by Raizel Liebler
What would you think about if there was a useful and arguably essential source of information from the top level of one of the three branches of government presently available to the public — and someone now wants to lock it away if he doesn’t get a payday?
This situation is presently occurring with Jerry Goldman, the founder of the Oyez Project, seeking to sell it. For $1 million dollars. The Oyez Project, presently hosted at Chicago-Kent College of Law, is an unofficial online audio archive of the Supreme Court of the United States, with cases back to 1955. According to a 2013 NPR story, “the digital recordings archive began in the early 1990s from a simple idea: to give the public access to unabridged Supreme Court recordings.”
Why doesn’t the Supreme Court host this content itself — on its own website where it can be the authoritative source for information on the Supreme Court?
Answer: Because Supreme Court. The Supreme Court only this term started adding captured versions of cited internet sources. The Supreme Court still does not self-archive filed briefs, meaning that to fully research historical cases, one needs to use paid services. They only have oral arguments back to 2010 on their own site — and it only is listed by case, not by keywords.
Did the founder do all the work himself, ala Little Red Hen? How much does this even cost a year?
According to Jess Bravin’s detailed article in the Wall Street Journal, “The project, which has two full-time staff members and several student employees, costs between $300,000 and $500,000 annually to operate.” And the “Oyez Project [was] developed with the assistance of many minds—Mr. Goldman doesn’t write the computer code himself.” And even the Oyez site lists the efforts of present staff and those that have previously worked on the project, including many Northwestern undergrads.
The time and effort to make these materials available, including adding of some metadata and keywords, plus hosting costs, isn’t free. But that doesn’t mean that the materials themselves should be locked up, behind a paywall.
But what do the funding sources that made this service available think about this quasi-takeback?
Yes, what do all the funding agencies, including the National Science Foundation, the National Endowment for the Arts, and the Knight Foundation think? We don’t know, but considering the summary of the Knight Foundation grant page for the project mentions the words open, free, and access all over, I look forward to their views on the potential sale of materials that, to quote the Knight Foundation page, will be “release[d] under a Creative Commons license and [made] available online.”
Is there copyright in “sweat of the brow” issues — like someone put in effort to create something? Or copyright in the created database? Or for federal government works?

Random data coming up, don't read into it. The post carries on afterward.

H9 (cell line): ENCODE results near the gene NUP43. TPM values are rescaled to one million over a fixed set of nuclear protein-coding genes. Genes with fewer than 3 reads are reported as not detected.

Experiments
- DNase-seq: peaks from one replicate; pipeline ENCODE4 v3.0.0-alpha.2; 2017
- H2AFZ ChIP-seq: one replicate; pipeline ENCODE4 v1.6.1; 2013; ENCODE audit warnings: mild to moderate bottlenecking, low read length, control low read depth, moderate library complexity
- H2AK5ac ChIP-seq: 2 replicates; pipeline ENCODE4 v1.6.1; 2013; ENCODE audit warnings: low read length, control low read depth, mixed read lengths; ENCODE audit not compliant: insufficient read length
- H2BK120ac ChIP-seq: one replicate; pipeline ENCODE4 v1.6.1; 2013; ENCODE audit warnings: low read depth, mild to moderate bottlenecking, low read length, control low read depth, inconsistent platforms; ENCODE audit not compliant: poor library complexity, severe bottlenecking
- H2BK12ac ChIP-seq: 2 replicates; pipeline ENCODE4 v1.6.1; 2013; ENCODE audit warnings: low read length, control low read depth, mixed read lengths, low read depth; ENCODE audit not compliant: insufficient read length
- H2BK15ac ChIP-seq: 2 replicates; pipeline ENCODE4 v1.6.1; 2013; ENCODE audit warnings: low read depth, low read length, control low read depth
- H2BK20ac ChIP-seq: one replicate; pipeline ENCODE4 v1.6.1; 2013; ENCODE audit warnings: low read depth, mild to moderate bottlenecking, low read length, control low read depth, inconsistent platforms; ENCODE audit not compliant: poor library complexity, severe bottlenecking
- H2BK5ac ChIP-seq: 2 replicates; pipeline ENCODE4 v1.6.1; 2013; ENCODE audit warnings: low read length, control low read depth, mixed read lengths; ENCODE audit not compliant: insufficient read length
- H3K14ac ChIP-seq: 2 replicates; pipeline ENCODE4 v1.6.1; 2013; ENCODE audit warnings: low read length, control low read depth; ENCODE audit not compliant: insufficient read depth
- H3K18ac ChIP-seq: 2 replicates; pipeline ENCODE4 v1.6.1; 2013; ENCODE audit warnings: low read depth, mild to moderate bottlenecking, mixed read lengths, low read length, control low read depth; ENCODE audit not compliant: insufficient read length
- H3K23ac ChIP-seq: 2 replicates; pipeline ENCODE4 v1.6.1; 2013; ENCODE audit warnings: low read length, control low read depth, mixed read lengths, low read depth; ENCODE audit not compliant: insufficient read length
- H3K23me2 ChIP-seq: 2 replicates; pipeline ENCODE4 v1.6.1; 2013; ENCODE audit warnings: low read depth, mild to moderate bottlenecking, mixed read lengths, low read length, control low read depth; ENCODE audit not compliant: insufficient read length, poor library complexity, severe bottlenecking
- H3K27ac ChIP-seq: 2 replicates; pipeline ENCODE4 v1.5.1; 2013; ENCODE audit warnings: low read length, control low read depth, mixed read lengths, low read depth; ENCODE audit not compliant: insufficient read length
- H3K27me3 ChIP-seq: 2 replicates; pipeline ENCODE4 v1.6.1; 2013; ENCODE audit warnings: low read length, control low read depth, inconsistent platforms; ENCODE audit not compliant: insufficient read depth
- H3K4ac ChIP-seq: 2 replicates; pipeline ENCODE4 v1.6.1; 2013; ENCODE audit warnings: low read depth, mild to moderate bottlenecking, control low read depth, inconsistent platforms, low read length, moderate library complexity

No and no and no. Copyright in the U.S. is based on output — and doesn’t attach to arrangement of materials in a database.
There isn’t copyright in federal government works — and arguably all of the public-facing work the Supreme Court does when it is doing its job is government work-product, and thereby a federal government work. (But stuff created elsewhere still belongs to the Justices, such as the books written by Justices Scalia, etc.)
Can’t another library just host the content?
Harvard Law School has offered to pick up the operating cost. As the WSJ article quotes Jonathan Zittrain, vice dean for library and information resources at Harvard Law School Library:
“The Harvard Law School Library, and no doubt others, would welcome a chance to steward something as extraordinary as Oyez…
“Work like that done through the university is for the public’s benefit–and the faculty who inspire and guide our projects do not claim ownership in the results, nor reap a financial windfall when the projects catch fire. We’ve explored with some peer schools taking on Oyez in that spirit…
This can’t be the only Supreme Court related database or similar that is online. Are the other ones freely available?
The Supreme Court Database, popularly known as the Spaeth Database, is “the definitive source for researchers, students, journalists, and citizens interested in the U.S. Supreme Court.” I’ve used it for my own Supreme Court research, as a foundation to avoid coding errors.
The Spaeth database is brought to you by the National Science Foundation and is Creative Commons licensed, requiring attribution and non-commercial use. And here is the history of the database — and the list of contributors.
If the Supreme Court oral arguments are at least arguably in the public domain as government works what’s to stop someone else from redoing this oral argument project?
This project did take lots of time, but go ahead, start from the beginning. Good luck!
So you mention Creative Commons licenses. Does The Oyez Project use Creative Commons licenses, meaning that if it is a Creative Commons Attribution-NonCommercial 4.0 International License, someone could scrape all of the information on the site and make it publicly available, as long as attribution was given — and the hosted site was non-commercial?
Yes, interestingly, The Oyez Project does use a Creative Commons Attribution-NonCommercial 4.0 International License.